By Morris Dean
Not as many people as I would have thought have asked me where "Moristotle" came from. It appears that most people just accept it. As one person said, "Of course, you are Moristotle. Perfect!"
To those who've asked, I've said, "Think Aristotle."
Aristotle (384 BC–322 BC) was a Greek philosopher and scientist. In Ancient Greek his name is rendered Ἀριστοτέλης (Aristotélēs; I admit that, for fun, I have occasionally rendered Moristotle "Moristoteles").
Aristotle was a student of Plato and tutored Alexander the Great. He was a founder of Western philosophy. He was the first to create a comprehensive system, encompassing morality, aesthetics, logic, science, politics, and metaphysics. In addition, he wrote about poetry, theater, music, rhetoric, linguistics, government, ethics, biology, and zoology.
When I discovered that Oxford University Professor Jonathan Barnes's 1982 book, Aristotle: A Very Short Introduction, was available in digital recording (four hours and nineteen minutes), I hastened to download it (from BARD, which stands for Braille and Audio Reading Download—a service of the National Library Service for the Blind and Physically Handicapped).
It was, naturally, an enjoyable read for me, and not only because of "Moristotle," but also and mainly because I had read some Aristotle as an undergraduate and also read some St. Thomas Aquinas (1225-1274), who in his Summa Theologica frequently quoted "The Philosopher" in the doomed hope of finding rational bases for certain matters of religious faith.
Even without such a reason to read Barnes's book, you could nevertheless find it an amusing read, off the beaten path of your usual reading. Here's an excerpt, to reveal more about Aristotle and Barnes's clear writing style:
13. Empiricism. How are we to acquire the knowledge which is to be packaged in neat Euclidean sciences? How do we get in touch with the substances which constitute the real world? How do we chart their changes? How do we hit upon their causes and uncover their explanations?Now, doesn't that sound like fun?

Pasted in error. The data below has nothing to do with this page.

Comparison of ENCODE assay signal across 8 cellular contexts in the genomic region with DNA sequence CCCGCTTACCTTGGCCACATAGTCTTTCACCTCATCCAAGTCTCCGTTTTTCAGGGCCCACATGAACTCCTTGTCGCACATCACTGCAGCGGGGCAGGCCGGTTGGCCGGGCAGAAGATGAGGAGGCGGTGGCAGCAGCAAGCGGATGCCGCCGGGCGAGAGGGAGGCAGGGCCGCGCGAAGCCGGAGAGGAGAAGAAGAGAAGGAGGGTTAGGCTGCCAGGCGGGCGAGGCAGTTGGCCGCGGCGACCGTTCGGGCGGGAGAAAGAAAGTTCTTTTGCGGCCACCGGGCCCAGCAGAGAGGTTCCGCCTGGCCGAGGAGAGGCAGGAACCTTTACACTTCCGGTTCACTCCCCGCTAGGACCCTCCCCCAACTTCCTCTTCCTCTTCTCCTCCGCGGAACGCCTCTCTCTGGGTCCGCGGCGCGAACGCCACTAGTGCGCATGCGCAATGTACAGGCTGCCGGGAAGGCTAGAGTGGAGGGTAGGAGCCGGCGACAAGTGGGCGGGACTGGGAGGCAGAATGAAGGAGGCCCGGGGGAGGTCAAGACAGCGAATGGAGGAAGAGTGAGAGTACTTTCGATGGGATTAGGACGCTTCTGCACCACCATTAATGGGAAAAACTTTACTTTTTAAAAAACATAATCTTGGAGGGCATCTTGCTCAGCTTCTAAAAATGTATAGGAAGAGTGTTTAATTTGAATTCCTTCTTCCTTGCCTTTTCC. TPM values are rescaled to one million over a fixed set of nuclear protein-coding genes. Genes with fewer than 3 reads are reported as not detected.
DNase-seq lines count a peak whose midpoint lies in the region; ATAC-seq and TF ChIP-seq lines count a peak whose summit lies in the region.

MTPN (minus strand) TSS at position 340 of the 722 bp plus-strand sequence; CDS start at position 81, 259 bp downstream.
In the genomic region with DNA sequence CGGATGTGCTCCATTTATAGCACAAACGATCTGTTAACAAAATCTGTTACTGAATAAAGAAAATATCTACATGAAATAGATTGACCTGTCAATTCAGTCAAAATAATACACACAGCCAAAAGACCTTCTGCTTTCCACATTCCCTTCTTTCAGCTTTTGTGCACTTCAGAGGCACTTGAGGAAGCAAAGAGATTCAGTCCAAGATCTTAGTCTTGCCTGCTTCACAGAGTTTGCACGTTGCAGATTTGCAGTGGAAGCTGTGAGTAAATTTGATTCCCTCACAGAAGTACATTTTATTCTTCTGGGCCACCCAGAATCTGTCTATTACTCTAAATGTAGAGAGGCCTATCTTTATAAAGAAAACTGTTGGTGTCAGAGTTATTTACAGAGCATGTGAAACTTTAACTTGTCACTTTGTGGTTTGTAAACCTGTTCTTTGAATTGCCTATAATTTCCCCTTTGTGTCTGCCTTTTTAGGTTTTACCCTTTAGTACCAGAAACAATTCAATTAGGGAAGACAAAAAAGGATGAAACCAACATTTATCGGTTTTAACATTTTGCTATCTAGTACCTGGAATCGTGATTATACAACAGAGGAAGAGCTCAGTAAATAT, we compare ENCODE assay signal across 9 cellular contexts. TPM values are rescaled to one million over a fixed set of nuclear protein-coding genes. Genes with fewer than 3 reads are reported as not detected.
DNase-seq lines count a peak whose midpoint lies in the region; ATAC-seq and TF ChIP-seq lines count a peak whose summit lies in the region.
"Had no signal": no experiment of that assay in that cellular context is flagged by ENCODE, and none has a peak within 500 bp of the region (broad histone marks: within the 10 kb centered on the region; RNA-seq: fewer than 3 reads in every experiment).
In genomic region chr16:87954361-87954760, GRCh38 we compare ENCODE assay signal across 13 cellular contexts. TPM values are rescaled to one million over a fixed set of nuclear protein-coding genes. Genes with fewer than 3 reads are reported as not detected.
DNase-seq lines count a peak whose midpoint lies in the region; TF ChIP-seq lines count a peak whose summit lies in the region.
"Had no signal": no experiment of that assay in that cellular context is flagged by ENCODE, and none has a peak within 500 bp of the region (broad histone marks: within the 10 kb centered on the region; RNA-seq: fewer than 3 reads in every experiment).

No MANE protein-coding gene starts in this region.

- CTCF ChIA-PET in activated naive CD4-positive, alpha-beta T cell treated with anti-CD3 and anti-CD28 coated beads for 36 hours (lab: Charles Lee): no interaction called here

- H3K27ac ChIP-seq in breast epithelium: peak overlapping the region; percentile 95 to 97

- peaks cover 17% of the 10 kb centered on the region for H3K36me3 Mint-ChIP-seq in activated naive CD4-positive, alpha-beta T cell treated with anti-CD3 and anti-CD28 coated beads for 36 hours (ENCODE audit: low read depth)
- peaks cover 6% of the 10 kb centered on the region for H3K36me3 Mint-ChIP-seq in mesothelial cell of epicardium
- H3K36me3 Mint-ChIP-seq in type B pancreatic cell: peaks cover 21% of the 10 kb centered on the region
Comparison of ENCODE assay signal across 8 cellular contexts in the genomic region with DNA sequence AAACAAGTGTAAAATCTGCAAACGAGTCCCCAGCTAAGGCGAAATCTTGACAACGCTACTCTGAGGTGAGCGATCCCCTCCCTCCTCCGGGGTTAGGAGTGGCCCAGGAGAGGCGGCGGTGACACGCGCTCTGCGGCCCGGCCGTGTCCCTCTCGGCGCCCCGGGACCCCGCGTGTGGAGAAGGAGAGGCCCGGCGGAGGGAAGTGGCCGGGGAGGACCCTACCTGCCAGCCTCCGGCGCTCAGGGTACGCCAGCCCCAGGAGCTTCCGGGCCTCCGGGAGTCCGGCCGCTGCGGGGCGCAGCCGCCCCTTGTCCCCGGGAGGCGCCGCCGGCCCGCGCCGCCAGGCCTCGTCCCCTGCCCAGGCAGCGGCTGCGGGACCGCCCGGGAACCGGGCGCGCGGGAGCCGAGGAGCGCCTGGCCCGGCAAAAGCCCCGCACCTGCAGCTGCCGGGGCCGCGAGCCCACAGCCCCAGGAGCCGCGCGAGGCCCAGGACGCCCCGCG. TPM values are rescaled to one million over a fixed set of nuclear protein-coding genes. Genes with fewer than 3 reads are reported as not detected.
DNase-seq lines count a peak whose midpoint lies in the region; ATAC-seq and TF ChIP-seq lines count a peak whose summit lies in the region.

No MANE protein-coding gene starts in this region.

Deductive logic is not the means of discovering facts about the world: Aristotle's syllogistic provides a system within which knowledge can be articulated, but logic is not, save incidentally, a device for discovery.
The ultimate source of knowledge is, in Aristotle's view, perception. Aristotle was a thoroughgoing empiricist in two senses of that term. First, he held that the notions or concepts with which we seek to grasp reality are all ultimately derived from perception, "and for that reason, if we did not perceive anything, we would not learn or understand anything,and whenever we think of anything we must at the same time think of an idea." Secondly, he thought that the science of knowledge in which our grasp of reality consists is ultimately grounded on perceptual observations. That is hardly surprising: as a biologist, Aristotle's primary research tool was sense-perception, his own or that of others; as an ontologist [ontology is the study of the nature of being, existence, or reality], Aristotle's primary substances were ordinary perceptible objects. Plato, having given abstract Forms the leading role in his ontology, was led to regard the intellect rather than perception as the searchlight which illuminated reality. Aristotle, placing sensible particulars at the center of the stage, took sense-perception as his torch....[pp. 57-58]
Copyright © 2013 by Morris Dean